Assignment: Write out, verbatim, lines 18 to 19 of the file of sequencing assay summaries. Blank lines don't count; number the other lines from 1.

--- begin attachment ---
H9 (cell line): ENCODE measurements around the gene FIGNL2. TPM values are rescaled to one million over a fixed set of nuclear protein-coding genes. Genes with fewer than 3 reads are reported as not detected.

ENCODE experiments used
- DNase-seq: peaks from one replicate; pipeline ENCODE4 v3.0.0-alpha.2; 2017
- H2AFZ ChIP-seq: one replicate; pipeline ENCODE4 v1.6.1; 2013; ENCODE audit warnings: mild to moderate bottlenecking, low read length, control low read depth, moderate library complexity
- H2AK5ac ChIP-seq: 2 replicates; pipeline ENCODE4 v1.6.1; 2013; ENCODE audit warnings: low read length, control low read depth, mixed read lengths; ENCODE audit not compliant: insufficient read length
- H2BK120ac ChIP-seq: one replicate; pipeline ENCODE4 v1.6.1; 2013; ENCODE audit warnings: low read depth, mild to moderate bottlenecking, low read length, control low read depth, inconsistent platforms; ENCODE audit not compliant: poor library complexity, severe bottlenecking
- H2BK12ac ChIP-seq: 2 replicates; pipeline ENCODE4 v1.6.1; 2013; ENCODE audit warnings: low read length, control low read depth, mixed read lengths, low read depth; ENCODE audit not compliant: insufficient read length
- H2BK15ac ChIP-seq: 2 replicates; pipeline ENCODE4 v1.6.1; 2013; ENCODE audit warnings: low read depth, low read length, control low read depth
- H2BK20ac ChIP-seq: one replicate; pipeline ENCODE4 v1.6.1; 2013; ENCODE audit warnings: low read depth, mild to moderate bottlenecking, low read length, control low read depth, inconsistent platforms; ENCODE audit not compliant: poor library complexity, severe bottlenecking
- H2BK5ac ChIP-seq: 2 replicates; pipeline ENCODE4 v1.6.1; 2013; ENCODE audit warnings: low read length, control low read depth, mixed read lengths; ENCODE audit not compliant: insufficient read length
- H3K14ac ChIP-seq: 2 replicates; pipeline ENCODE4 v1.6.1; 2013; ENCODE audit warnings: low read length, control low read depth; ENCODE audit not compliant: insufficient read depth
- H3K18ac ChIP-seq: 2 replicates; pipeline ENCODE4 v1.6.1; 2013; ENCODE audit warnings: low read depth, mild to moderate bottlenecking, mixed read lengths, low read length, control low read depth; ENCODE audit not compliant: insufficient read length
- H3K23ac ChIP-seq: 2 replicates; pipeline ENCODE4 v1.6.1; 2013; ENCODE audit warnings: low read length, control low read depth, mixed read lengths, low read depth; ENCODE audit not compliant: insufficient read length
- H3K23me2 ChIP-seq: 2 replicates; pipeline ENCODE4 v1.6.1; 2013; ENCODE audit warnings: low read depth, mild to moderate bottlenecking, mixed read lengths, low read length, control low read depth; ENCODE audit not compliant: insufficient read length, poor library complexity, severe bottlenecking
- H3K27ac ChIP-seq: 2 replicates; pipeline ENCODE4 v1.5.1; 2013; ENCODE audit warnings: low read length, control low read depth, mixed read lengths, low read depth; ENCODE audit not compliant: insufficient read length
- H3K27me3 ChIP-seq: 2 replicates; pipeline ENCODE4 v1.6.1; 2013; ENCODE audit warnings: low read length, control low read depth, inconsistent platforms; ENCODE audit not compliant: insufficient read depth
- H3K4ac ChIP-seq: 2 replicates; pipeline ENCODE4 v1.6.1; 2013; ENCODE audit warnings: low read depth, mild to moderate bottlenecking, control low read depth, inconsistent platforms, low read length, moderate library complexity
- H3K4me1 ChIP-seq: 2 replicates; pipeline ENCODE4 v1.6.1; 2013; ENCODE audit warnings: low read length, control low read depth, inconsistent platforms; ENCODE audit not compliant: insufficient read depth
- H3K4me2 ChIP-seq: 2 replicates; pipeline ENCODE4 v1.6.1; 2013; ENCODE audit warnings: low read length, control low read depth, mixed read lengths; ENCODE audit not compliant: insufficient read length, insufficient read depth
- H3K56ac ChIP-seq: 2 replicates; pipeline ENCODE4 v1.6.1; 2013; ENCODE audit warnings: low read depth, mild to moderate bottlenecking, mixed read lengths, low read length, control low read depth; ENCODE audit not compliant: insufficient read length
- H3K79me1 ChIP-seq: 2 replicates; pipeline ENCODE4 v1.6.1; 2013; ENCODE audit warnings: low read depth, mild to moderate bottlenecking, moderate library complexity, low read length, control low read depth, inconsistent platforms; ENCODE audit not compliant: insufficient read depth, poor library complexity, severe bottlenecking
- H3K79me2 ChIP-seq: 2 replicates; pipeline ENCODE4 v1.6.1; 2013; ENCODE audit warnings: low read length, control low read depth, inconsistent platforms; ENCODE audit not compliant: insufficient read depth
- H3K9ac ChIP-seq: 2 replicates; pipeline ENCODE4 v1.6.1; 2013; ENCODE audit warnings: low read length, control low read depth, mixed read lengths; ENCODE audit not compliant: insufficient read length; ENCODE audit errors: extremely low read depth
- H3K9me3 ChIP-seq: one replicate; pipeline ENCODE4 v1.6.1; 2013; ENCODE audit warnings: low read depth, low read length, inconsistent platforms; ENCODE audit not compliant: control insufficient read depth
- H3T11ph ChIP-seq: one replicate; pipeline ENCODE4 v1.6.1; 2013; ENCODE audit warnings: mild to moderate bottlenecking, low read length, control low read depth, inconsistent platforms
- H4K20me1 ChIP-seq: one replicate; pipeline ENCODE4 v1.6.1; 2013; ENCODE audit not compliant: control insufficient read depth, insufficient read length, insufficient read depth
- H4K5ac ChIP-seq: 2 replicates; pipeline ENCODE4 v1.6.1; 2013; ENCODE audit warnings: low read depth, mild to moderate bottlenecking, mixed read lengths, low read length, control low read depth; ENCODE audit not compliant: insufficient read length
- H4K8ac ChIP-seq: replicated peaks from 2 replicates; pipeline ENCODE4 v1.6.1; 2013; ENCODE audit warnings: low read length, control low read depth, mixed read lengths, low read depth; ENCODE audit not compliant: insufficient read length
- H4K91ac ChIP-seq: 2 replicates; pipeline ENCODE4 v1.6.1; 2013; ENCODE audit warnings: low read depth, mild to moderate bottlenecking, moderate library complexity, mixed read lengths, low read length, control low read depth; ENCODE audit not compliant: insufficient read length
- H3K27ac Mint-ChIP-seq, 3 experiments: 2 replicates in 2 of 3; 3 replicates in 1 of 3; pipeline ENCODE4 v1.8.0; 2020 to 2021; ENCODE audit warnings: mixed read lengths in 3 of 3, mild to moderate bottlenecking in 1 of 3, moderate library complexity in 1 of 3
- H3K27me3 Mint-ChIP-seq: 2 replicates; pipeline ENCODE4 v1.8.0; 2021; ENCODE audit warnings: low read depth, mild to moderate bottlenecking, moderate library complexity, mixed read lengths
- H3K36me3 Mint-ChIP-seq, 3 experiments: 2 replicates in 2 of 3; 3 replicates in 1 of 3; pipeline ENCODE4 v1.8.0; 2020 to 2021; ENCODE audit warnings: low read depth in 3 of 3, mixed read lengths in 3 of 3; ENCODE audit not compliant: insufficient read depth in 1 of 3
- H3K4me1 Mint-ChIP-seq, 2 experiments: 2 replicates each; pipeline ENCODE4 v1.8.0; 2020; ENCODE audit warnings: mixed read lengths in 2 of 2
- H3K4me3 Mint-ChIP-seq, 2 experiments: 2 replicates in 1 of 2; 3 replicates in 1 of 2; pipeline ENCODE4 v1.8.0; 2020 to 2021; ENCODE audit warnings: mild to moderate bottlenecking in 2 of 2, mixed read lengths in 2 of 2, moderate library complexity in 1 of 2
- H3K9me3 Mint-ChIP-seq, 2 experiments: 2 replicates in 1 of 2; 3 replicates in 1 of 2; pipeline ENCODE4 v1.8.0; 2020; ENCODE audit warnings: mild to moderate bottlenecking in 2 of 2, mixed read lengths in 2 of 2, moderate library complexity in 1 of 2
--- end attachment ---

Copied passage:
- H3K4me1 ChIP-seq: 2 replicates; pipeline ENCODE4 v1.6.1; 2013; ENCODE audit warnings: low read length, control low read depth, inconsistent platforms; ENCODE audit not compliant: insufficient read depth
- H3K4me2 ChIP-seq: 2 replicates; pipeline ENCODE4 v1.6.1; 2013; ENCODE audit warnings: low read length, control low read depth, mixed read lengths; ENCODE audit not compliant: insufficient read length, insufficient read depth